EGLIN AFB — An Estonian-American who was part of the earliest days of the Army's 7th Special Forces Group (Airborne) died recently in California at the age of 95, according to a report from ERR News, the English-language service of Estonian Public Broadcasting.
Jyri Laats, who trained as a Special Forces soldier in 1959 and became a combat medic with the 77th Special Forces Group that was retooled as the 7th Special Forces Group in 1960, took a circuitous route to the United States and military service.
According to a friend's recollections included in the ERR News report, Laats was born in in Estonia in 1923. Seventeen years later, as Russia — and shortly afterward, Germany — set their sights on Estonia during World War II, Laats made his way to Finland. Once there, he became part of a Finnish infantry unit. In 1944, as manhunts were under way for soldiers like Laats who had fought against the Russians in Finland, Laats fled to Sweden. From there, he stowed away on a ship to Brazil and then immigrated to the United States.
Once in America, Laats began to work on merchant ships. In the early 1950s he volunteered for military service and eventually served with the 11th Airborne Division and the 82nd Airborne Division, among other assignments, before applying for Special Forces training in 1959.
Laats was sent to Laos, at the time embroiled in the Vietnam War, as a Special Forces soldier — but not before he earned a small measure of celebrity.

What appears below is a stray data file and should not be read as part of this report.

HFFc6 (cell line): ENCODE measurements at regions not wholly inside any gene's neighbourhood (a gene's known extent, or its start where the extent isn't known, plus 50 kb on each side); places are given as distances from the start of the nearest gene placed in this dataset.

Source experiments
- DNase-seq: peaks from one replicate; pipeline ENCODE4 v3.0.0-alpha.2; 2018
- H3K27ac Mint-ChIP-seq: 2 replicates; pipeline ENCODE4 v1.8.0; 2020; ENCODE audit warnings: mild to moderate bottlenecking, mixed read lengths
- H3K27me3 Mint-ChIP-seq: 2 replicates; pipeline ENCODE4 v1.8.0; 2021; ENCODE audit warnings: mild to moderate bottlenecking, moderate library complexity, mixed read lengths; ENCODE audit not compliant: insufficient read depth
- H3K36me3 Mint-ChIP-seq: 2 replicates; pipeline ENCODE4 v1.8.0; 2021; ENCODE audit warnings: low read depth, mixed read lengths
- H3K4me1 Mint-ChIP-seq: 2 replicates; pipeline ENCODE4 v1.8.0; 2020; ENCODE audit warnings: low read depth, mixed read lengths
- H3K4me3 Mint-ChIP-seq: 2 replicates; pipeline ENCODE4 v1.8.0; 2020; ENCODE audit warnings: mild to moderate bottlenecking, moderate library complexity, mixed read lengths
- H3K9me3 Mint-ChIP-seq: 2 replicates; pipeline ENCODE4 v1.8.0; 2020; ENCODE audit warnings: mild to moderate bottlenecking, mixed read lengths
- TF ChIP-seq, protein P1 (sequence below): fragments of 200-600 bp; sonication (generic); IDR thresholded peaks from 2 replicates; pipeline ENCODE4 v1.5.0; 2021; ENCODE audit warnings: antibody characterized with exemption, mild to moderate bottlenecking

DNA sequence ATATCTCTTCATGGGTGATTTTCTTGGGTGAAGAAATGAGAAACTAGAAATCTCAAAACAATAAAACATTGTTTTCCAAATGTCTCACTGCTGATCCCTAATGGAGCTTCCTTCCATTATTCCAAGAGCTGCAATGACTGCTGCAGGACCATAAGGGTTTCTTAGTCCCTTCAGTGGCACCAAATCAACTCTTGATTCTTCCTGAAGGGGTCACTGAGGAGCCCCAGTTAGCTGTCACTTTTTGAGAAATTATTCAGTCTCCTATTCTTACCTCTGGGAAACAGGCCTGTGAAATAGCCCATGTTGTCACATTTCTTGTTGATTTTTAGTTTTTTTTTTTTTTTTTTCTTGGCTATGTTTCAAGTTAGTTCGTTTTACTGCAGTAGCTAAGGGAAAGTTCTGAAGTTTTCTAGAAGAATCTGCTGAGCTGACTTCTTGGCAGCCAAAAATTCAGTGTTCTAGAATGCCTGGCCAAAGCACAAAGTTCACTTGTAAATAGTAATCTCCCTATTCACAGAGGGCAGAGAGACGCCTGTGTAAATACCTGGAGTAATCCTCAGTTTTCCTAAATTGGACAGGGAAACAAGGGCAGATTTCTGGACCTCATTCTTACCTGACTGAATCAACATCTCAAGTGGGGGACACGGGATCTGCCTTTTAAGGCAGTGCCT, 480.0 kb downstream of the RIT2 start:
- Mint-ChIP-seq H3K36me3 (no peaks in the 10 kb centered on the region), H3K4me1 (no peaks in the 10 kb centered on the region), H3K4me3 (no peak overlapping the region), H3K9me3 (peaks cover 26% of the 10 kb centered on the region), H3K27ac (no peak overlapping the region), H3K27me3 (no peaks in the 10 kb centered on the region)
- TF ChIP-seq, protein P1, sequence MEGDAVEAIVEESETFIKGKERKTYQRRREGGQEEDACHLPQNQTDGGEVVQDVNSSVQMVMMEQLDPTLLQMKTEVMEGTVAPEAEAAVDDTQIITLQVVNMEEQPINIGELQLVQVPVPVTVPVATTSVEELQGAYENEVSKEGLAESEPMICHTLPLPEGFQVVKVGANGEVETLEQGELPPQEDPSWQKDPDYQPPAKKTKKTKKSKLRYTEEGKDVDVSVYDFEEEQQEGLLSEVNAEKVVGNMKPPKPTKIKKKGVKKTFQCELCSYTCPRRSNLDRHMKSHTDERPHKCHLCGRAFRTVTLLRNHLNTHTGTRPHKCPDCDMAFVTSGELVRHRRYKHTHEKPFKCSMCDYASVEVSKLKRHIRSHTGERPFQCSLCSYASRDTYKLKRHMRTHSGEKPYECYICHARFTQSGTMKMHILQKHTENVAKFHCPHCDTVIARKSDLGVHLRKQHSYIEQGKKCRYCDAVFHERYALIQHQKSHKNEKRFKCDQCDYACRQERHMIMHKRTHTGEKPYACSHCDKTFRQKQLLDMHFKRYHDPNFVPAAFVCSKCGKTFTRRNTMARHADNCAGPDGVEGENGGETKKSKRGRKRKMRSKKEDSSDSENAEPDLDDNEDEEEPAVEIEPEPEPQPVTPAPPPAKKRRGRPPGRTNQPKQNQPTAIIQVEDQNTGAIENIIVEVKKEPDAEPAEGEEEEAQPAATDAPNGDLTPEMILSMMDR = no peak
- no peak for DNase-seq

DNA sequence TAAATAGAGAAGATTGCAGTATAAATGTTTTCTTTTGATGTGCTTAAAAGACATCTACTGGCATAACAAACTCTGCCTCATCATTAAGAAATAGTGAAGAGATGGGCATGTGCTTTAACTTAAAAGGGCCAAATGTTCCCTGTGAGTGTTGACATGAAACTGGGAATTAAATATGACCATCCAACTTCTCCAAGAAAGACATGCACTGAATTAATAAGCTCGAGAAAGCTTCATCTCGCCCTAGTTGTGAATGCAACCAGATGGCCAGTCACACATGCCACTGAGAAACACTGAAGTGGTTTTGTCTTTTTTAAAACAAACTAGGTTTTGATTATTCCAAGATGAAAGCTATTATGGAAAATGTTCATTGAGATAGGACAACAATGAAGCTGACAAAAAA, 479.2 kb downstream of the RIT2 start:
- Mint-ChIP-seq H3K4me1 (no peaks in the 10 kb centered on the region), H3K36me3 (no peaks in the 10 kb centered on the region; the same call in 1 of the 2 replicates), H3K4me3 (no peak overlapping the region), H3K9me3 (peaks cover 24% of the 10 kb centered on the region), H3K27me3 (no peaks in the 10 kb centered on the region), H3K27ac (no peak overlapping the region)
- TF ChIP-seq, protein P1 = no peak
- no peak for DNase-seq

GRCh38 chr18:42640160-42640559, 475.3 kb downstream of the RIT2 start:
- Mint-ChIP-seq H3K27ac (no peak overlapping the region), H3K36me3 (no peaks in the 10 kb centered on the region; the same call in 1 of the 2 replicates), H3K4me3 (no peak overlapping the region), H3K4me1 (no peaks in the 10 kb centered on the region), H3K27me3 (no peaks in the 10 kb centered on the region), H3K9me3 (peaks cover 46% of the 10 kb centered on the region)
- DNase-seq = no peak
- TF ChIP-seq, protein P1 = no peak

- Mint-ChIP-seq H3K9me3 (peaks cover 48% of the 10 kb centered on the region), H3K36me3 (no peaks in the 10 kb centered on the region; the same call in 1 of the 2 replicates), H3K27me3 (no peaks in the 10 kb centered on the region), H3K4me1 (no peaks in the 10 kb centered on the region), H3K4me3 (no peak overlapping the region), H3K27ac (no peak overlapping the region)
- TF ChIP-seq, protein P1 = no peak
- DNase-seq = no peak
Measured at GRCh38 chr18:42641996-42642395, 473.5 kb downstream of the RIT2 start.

"The Army made something of a minor movie star out of Laats, playing a guerilla chief ... in the 1963 U.S. Army promotional film 'Guerilla USA,' " Laats' friend and fellow Special Forces soldier Jüri Estam recalled in the ERR News report. The film was part of "The Big Picture," an Army-produced series of documentaries that aired on American television from 1951-64.
In addition to serving as a medic in Laos, Laats also was involved in reconnaissance missions that ranged north up to the Chinese border.
Following his duty in Laos, Laats was reassigned to the 10th Special Forces Group. Medical issues resulting from the physically punishing work brought an end to Laats' Special Forces service, but he subsequently served three tours at U.S. Army hospitals in South Vietnam.
Laats' military career ended at Tripler Army Medical Center in Hawaii, where he supervised more than 300 non-commissioned officers and enlisted personnel.
"Friends say Jyri experienced a peaceful ending to what had otherwise often been a tumultuous life," Estam wrote in the ERR News report. "No one will ever know how Jyri's life might have unfolded otherwise had the Baltic States been left in peace eight decades ago, but fate intervened dramatically instead, early on in his long life and, launching him on a long and exotic, though not fully voluntary, 'walkabout.' "